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Quick Take: Was a Shanghai Man retroactively given an 8 month sentence

Last week, a Shanghai man was sentenced to 8 months in prison for throwing garbage from his upstairs apartment and injuring a woman below. As a warning to others who might carelessly chuck things off their balconies, the story was publicized as an early enforcement of the new crime of ‘throwing things from heights’ – recently added to the Criminal Law by its 11th Amendment.

On Twitter, however @bobbyfungmr keenly noticed that the crime occurred on February 10 before the amendment was effectively incorporated on March 1.

Was this a retroactive application of the new law?

Yes and No.



Article 12 of China’s Criminal Law prohibits the retroactive application of crimes. This means that you should only be punished for acts that were crimes at the time they were made, and can’t be punished for something that was legal at the time, just because the law later changes to make it illegal.

The exception to the prohibition on retroactive application is where applying the new law would be beneficial to the defendant. This includes cases where the conduct was UN-criminalized or where the punishment was reduced for something that was already an offense. Such a situation won’t alter a judgment that has already taken effect, but it can impact ongoing investigations or trials.

While Amendment 11 to the criminal law added the independent offense of ‘throwing things from heights’, (CL 291-2), it was already a criminal act. A Nov. 2019 Judicial interpretation of the Criminal Law lays out the possible charges that might result in consideration of different case facts such as the motive, the harm caused, the location, and the nature of the items thrown. Possible charges include endangering public safety, negligent infliction of harm or homicide, intentional infliction of harm or homicide, or causing major at-fault accidents.

In this case, the offender had thrown a trash bag containing sharp pieces of broken cups and caused an injury requiring stitches. Under the previous law and accompanying judicial interpretation the most mild offense ‘endangering public safety through dangerous means’ would likely have been applied. It is punishable by 3-10 years imprisonment, substantially more than the new separate offense of throwing things from heights, which is only punishable by up to 1 even where the circumstances are considered serious. As the new offense has a lighter penalty, it can be retroactively applied in the ongoing case.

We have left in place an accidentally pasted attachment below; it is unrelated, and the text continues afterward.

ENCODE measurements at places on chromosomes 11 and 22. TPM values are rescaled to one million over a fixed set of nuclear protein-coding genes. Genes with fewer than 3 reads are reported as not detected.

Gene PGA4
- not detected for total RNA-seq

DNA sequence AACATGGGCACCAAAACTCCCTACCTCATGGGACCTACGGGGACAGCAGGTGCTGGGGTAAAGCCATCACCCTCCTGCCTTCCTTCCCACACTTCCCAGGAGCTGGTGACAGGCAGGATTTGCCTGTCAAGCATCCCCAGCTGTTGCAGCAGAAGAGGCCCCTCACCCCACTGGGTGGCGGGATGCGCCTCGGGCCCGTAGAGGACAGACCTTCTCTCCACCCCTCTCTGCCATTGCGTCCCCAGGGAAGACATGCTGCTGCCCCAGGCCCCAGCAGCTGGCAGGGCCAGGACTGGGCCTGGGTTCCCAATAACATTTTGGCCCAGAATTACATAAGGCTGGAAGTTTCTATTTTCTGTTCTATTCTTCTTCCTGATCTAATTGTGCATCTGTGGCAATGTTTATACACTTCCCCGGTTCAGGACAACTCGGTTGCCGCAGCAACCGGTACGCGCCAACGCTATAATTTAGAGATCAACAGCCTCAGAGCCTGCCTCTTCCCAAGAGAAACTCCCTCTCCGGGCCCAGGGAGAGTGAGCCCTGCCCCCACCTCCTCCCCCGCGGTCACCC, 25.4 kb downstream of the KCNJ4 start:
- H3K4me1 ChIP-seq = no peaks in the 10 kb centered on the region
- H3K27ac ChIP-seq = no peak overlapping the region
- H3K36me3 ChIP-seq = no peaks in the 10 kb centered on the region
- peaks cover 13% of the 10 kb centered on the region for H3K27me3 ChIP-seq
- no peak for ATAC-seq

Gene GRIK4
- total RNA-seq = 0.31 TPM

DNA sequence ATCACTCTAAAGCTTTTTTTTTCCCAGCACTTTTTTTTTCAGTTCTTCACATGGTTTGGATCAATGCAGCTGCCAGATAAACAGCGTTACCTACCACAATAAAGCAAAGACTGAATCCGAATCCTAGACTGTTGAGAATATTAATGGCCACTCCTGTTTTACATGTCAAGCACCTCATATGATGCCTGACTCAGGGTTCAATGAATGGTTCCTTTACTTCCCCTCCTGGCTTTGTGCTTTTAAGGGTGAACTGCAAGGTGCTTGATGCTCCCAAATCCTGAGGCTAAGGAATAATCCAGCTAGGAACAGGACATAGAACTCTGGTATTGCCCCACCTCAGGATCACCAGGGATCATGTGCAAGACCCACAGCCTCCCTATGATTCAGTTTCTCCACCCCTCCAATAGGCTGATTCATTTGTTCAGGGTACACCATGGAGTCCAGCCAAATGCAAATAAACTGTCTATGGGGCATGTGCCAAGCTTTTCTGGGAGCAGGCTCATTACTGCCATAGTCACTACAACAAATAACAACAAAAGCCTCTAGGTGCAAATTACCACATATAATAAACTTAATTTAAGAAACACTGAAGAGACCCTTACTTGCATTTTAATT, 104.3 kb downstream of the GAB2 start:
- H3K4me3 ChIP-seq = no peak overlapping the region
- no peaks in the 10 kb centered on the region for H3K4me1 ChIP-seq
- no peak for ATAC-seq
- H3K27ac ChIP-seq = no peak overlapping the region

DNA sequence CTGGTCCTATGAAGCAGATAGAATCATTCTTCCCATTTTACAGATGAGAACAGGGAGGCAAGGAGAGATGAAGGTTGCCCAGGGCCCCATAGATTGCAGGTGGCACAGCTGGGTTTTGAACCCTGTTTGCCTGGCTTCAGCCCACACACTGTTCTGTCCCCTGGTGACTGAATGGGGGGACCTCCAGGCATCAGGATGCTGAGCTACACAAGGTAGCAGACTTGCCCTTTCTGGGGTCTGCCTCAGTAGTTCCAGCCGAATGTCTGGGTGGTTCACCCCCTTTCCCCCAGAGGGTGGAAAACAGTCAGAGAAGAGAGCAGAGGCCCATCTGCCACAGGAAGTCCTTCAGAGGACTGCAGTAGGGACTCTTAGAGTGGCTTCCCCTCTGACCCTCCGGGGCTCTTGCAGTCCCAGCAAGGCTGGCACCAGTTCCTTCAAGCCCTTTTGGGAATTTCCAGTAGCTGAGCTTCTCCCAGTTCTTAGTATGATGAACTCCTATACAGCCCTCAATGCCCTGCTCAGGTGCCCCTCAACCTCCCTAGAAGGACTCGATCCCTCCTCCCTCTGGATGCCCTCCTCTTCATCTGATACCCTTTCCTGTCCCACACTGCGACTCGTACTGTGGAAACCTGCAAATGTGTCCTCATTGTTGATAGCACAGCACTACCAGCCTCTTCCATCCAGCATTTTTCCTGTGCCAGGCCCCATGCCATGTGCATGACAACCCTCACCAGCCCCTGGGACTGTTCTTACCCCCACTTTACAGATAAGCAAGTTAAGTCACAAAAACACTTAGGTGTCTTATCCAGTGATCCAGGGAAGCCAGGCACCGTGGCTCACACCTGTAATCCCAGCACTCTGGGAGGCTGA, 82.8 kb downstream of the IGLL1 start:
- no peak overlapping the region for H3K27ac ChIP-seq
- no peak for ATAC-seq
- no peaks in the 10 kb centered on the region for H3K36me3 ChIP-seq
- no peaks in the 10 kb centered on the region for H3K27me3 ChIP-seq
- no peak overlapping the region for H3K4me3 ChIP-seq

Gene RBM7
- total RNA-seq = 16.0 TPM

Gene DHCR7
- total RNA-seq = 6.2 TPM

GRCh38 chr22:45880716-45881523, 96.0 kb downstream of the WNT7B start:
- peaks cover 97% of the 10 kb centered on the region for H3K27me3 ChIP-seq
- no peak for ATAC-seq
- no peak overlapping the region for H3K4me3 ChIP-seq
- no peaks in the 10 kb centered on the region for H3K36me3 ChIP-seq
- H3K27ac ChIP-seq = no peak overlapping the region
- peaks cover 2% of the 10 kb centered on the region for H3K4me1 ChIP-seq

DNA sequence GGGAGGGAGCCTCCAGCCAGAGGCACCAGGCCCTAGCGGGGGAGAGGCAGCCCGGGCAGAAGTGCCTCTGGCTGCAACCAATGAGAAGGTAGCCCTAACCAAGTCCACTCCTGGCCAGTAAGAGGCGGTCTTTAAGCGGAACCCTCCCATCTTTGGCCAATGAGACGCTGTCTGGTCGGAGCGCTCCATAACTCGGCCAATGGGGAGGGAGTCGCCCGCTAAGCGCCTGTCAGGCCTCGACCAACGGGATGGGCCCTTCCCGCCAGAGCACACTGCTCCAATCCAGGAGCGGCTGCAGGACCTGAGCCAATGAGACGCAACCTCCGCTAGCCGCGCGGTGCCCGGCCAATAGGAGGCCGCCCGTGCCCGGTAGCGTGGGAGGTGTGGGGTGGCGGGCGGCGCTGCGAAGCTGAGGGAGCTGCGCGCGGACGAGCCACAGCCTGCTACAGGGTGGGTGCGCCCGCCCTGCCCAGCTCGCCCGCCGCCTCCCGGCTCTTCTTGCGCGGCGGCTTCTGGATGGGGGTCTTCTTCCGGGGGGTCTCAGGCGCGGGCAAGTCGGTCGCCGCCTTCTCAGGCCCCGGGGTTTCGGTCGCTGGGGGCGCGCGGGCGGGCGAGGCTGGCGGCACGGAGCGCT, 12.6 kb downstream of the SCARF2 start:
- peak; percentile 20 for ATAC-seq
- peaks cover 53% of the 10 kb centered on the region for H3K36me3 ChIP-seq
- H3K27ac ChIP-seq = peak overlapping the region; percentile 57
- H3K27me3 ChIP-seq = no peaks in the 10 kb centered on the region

Chinese media have an affirmative obligation to educate the public on new laws. Using reports on the ‘first applications’ of new laws are a popular way to fulfill this obligation, but as reporters don’t always understand the law very well, it’s not uncommon to see a mistake or an incomplete explanation.

I’ve yet to see the actual judgment documents, but the above explanation likely explains the ruling.

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Jeremy Daum is a Senior Fellow of the Yale Law School Paul Tsai China Center, based in Beijing, with over a decade of experience working in China on collaborative legal reform projects. His principal research focus is criminal procedure law, with a particular emphasis on protections of vulnerable populations such as juveniles and the mentally ill in the criminal justice system, and is also an authority on China’s ‘Social Credit System’. Jeremy has spoken about these issues at universities throughout China and in the U.S.; and has co-authored a book on U.S. Capital Punishment Jurisprudence for Chinese readers. He is also the founder and contributing editor of the collaborative translation and commentary site, dedicated to improving mutual understanding between legal professionals in China and abroad.
He translates, writes, edits, does web-design, graphic design, billing, tech support, and social media outreach for China Law Translate.

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